Don’t use the hdfs user to run jobs on YARN (it’s forbidden by default and don’t change that configuration). Your problem can be solved in a different way! Only use the hdfs user for administrative tasks on the command line.
Don’t run Hive jobs as the “hive” user. The “hive” user is the administrative user and if at all should only be used by the Hadoop/database administrator.
Or in general: Don’t use the <service name> user to do <operation> on <service name>. You saw that coming, hm?
How to Achieve Synchronisation of KDC and OS Level
(…or other user/group management systems). This is a tricky one, if you don’t want to run into a split brain situation, where one system knows one set of users and another one knows others, which may or may not overlap.
Automate user provisioning, e.g., by using an Ansible role that provisions a user in the KDC and on all nodes of the Hadoop cluster.
Use services such as SSSD (System Security Services Daemon) that integrates users and groups from user and group management services into the operating system. So you won’t need to actually add them to each node, as long as SSSD is up and running.
Manually create OS users on all nodes and in the KDC (don’t do that, obviously ;P )
While security is a quite complex topic by itself, security of distributed systems can be overwhelming. Thus, I wrote down a state of the art article about Hadoop (Ecosystem) Security Concepts and also published it on Hortonworks Community Connection.
In the documentation of the particular security related open source projects you can find a number of details on how these components work on their own and which services they rely on. Since the projects are open source you can of course check out the source code for more information. Therefore, this article aims to summarise, rather than explain each process in detail.
In this article I am first going through some basic component descriptions to get an idea which services are in use. Then I explain the “security flow” from a user perspective (authentication –> impersonation (optional) –> authorization –> audit) and provide a short example using Knox.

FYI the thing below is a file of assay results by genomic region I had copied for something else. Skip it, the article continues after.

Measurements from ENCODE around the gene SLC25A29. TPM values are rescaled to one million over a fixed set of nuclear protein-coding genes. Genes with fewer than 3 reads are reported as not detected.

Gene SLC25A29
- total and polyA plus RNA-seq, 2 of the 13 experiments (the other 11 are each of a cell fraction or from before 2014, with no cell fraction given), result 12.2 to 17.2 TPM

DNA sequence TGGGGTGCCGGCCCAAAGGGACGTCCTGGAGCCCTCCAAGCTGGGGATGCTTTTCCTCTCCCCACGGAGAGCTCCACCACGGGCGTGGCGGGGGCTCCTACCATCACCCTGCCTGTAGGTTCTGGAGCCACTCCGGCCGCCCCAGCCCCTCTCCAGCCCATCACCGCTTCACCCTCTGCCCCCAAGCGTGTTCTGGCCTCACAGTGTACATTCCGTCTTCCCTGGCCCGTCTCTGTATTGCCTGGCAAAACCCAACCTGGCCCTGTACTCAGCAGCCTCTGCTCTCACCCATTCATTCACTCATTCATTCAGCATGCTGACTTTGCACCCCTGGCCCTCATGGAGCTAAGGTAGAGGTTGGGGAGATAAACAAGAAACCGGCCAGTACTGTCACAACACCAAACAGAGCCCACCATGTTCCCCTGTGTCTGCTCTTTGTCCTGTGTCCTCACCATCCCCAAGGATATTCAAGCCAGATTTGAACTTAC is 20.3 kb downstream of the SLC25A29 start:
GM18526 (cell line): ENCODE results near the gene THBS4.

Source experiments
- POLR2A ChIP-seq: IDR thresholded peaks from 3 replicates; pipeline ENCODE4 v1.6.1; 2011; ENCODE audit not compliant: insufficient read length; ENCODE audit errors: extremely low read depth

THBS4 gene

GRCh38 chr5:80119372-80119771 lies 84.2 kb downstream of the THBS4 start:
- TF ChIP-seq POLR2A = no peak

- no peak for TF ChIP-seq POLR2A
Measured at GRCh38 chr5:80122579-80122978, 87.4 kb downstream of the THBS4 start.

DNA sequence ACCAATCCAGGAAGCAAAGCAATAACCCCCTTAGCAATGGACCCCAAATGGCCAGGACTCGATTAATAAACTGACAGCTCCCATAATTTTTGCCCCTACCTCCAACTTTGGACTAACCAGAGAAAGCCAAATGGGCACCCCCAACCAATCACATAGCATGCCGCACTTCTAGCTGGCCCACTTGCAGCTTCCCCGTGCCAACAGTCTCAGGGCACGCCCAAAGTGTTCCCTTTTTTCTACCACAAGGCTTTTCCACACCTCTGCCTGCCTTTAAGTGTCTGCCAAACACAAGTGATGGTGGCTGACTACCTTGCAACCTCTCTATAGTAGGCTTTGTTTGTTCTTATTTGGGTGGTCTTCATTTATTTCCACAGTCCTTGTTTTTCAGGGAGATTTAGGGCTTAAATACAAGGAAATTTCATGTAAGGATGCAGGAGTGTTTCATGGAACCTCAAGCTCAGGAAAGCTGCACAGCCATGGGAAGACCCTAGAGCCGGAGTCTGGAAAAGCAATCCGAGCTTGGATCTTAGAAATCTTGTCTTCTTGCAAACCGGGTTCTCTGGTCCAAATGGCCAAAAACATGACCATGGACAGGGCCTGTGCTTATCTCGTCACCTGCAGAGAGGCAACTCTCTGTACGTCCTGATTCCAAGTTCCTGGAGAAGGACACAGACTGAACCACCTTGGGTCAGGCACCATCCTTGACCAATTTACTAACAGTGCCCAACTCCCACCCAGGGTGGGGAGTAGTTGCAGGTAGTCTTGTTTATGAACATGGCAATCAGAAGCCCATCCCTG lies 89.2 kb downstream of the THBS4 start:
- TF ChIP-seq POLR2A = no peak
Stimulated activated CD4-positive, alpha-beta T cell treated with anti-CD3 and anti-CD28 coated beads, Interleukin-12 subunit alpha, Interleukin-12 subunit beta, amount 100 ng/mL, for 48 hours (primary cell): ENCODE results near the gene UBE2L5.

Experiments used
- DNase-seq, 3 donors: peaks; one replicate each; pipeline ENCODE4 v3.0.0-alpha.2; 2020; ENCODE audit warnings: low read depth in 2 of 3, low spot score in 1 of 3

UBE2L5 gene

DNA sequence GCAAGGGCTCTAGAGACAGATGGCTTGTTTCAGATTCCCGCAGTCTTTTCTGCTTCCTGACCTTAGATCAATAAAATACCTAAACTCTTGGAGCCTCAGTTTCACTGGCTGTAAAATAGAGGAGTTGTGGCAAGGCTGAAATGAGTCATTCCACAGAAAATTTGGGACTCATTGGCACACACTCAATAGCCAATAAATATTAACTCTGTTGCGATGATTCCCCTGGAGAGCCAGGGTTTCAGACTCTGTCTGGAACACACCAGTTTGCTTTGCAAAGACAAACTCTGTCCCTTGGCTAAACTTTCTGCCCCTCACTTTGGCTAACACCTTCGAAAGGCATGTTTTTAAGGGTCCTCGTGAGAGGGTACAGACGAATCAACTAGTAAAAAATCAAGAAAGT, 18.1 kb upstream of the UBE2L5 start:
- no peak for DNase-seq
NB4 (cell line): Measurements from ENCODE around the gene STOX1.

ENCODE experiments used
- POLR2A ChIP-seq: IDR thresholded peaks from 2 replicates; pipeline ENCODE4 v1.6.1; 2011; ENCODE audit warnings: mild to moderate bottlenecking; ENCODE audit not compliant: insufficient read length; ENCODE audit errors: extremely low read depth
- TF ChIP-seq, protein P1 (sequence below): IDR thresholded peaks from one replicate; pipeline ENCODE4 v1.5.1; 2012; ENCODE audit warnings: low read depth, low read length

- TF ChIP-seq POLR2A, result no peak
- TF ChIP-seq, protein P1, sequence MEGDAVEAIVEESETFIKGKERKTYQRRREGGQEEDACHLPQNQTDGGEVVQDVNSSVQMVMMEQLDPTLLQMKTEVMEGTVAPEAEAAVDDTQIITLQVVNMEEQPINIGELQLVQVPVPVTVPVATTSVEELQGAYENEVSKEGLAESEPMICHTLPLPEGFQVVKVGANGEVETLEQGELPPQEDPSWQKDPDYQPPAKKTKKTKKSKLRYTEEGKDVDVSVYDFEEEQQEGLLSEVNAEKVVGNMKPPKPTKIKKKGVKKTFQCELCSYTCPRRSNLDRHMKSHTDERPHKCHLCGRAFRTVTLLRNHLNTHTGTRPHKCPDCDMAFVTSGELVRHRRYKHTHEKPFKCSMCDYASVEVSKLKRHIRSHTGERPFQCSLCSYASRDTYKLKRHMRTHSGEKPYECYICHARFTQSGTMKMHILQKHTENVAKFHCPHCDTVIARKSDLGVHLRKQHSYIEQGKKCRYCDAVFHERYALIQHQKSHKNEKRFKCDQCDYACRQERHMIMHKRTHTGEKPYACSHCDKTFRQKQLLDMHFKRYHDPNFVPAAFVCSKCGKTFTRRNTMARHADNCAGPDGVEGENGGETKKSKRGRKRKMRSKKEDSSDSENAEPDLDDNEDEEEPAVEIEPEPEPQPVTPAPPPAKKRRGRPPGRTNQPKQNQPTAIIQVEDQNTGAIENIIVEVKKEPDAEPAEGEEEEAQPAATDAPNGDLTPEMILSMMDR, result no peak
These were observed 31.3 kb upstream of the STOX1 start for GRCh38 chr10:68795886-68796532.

When reading the article keep following figure in mind. It depicts all the process that I’ll explain.
Knox serves as a gateway and proxy for Hadoop services and their UIs so that they can be accessible behind a firewall without requiring to open too many ports in the firewall.
For the newest HDP release (2.6.0) use these Knox Docs
Authentication Server (AS)
Responsible for issuing Ticket Granting Tickets (TGT)
Ticket Granting Server (TGS)
Responsible for issuing service tickets
Key Distribution Center (KDC)
Talks with clients using KRB5 protocol
AS + TGS
Contains user and group information and talks with its clients using the LDAP protocol.
Wire Encryption Concepts
To complete the picture I just want to mention that it is very important, to not only secure the access of services, but also encrypt data transferred between services.
Keystores and Truststores
To enable a secure connection (SSL) between a server and a client, first an encryption key needs to be created. The server uses it to encrypt any communication. The key is securely stored in a keystore for Java services JKS could be used. In order for a client to trust the server, one could export the key from the keystore and import it into a truststore, which is basically a keystore, containing keys of trusted services. In order to enable two-way SSL the same thing needs to be done on the client side. After creating a key in a keystore the client can access, put it into a trust store of the server. Commands to perform these actions are: